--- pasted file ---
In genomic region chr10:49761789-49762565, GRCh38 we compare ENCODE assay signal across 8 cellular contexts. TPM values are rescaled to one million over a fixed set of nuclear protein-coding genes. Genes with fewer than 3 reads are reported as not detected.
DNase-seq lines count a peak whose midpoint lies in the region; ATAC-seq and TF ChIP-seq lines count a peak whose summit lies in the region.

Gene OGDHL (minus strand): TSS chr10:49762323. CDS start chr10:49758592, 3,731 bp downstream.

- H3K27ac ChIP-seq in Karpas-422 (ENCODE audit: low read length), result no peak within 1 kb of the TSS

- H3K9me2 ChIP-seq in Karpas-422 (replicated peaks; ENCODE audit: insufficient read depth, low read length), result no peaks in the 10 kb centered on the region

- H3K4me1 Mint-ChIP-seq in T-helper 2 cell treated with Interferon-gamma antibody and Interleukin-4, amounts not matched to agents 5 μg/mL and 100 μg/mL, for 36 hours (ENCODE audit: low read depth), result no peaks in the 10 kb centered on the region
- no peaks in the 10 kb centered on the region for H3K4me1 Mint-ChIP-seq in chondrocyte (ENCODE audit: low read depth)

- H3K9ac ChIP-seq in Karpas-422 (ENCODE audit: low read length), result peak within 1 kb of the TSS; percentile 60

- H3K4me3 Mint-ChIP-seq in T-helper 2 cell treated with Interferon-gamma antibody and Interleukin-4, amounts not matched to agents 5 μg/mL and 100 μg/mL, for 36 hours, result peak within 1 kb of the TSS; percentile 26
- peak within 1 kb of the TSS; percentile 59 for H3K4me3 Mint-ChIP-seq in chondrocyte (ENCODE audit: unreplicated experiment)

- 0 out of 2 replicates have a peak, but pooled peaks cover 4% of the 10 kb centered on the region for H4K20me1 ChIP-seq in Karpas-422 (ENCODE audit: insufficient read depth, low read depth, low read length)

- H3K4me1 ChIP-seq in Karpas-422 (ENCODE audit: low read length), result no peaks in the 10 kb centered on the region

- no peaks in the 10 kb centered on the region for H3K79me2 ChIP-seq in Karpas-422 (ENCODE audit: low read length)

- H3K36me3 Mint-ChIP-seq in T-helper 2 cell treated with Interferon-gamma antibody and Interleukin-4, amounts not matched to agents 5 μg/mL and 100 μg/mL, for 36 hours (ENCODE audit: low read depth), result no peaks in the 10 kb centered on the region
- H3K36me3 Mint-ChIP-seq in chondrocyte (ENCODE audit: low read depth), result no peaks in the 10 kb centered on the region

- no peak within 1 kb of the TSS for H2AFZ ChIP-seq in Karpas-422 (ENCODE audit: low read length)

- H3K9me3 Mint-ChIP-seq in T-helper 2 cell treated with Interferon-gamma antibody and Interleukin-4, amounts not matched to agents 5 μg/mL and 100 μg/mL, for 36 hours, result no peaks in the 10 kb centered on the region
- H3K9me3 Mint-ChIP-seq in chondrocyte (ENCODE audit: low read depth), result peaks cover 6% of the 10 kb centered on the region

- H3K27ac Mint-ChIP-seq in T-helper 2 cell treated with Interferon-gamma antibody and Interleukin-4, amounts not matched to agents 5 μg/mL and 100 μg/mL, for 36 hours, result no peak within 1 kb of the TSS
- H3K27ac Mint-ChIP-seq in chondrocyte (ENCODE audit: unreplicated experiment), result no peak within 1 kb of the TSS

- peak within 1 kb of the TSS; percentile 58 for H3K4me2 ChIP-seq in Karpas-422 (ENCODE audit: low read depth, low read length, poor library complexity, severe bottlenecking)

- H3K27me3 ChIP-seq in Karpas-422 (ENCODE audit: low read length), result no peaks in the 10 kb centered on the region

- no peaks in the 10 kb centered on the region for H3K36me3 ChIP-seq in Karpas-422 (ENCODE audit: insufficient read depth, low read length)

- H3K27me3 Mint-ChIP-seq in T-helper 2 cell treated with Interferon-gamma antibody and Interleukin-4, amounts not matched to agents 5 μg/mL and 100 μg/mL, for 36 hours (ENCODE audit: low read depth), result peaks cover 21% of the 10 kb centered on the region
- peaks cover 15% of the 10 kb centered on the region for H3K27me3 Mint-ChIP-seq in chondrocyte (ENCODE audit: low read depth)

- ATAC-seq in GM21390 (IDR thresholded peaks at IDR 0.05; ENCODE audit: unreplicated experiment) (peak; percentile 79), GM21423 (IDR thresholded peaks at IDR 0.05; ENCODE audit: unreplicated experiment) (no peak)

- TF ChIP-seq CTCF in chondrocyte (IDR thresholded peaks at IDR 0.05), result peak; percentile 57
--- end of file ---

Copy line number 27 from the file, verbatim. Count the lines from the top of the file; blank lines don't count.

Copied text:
- TF ChIP-seq CTCF in chondrocyte (IDR thresholded peaks at IDR 0.05), result peak; percentile 57